Testing is a software development method to increase software quality. There are several distinct types of testing which vary in granularity and purpose:
- Unit Testing: A test that validates an individual unit of source code, usually a function or a method.
- Integration Testing: A test in which a combination of components are tested together to ensure they are working well as a group. Preferably participating components are unit-tested.
- Acceptance Testing: A test in which a software system is tested as a whole. Acceptance testing declares the standards to which a software system is considered to be working (= accepted).
It’s considered best good practice to automate testing as much as possible. Automatic testing is limited by the computer’s ability to understand what constitutes as a test pass or failure – Therefor, unit-testing is usually the easiest to automate, integration testing can be difficult and acceptance testing is usually performed manually (though unit-testing of smaller components is often a passing criterion).
Testing as a practice has spawned or ignited several development methodologies, such as Agile Development / Extreme Programming and Test-Driven Development / Behavior Driven Development. The guiding principle behind those methodologies is that testing early and often can improve software design by the strength of writing easily testable code. Testable code is usually highly decoupled and re-usable and promotes better interface between code components. Tested code allows for easier refactoring without breaking current behavior (called Regression Testing).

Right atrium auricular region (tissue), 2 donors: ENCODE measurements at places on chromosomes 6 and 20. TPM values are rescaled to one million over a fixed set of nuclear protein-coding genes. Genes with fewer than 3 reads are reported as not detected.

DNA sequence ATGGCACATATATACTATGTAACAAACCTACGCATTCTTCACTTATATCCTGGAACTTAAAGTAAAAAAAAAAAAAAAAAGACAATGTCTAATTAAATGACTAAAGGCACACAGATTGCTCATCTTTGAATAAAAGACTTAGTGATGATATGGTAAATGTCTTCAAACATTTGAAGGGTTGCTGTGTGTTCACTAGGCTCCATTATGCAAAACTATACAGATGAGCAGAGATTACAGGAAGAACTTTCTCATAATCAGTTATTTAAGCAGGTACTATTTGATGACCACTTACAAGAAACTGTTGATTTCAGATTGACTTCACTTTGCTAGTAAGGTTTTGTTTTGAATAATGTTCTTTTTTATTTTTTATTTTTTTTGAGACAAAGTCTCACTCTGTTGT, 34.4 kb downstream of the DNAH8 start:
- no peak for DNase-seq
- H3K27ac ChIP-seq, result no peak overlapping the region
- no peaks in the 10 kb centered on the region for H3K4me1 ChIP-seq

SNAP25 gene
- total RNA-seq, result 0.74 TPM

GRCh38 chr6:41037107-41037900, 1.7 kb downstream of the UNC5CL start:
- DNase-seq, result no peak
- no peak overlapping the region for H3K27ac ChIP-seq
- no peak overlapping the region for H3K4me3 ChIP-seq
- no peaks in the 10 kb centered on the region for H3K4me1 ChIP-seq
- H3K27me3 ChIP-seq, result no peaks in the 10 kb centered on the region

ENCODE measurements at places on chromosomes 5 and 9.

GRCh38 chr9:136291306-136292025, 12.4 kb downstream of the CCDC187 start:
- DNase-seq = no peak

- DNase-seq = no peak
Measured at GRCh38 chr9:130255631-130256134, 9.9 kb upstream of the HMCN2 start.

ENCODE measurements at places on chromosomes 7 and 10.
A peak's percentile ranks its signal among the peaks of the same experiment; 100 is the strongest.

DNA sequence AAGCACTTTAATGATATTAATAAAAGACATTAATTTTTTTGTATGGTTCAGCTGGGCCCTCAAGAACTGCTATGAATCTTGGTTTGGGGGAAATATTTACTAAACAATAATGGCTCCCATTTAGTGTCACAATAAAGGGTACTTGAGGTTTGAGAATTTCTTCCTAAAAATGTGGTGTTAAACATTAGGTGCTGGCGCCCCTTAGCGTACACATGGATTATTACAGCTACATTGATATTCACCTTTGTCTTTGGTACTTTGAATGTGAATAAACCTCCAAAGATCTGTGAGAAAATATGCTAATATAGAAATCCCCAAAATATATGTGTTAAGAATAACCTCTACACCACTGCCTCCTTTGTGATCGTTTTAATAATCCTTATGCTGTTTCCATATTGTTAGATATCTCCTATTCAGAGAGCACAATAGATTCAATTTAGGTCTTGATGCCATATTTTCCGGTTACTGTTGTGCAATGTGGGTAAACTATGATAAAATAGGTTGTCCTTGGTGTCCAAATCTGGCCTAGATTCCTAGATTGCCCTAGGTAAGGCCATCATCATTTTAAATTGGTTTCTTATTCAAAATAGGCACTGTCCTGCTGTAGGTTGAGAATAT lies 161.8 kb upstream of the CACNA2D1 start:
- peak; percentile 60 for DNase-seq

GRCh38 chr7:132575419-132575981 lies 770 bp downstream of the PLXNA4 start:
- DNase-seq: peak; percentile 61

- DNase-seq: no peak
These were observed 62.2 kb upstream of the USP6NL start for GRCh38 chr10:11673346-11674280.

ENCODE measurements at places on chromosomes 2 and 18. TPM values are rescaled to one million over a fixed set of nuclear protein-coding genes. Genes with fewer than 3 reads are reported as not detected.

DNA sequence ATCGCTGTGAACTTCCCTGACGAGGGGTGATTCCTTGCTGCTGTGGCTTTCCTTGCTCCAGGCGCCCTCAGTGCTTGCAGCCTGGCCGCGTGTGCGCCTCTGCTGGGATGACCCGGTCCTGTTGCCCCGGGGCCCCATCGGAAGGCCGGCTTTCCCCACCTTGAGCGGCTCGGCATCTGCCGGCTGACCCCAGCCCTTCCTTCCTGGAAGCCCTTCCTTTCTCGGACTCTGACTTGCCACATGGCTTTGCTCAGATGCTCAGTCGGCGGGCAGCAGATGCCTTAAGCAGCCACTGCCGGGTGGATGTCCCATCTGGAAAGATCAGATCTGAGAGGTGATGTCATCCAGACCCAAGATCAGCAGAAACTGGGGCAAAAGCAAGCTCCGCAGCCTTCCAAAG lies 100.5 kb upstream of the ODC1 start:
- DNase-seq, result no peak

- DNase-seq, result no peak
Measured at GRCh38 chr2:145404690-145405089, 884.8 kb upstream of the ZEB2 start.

Testing frameworks are software packages that provide a testing environment for running automated tests. Such frameworks usually declare an interface for determining test success, organize tests into groups and provide test helpers such as Mocks ans Stubs.
Testing frameworks for PHP include:
- QUnit, jQuery’s own testing framework
- jsMock, Mock objects framework
Testing as a practice promotes higher software quality and improves software design, however it’s important to keep it in perspective and apply it with common sense. Remember, written code has a purpose, and it’s not solely to pass tests (= The Ultimate Test Failure).
Extra reference materials:
- Wikipedia: Software Testing
- Marcus Baker (author of SimpleTest) on Test Driven Development
- An introduction to unit testing in PHP
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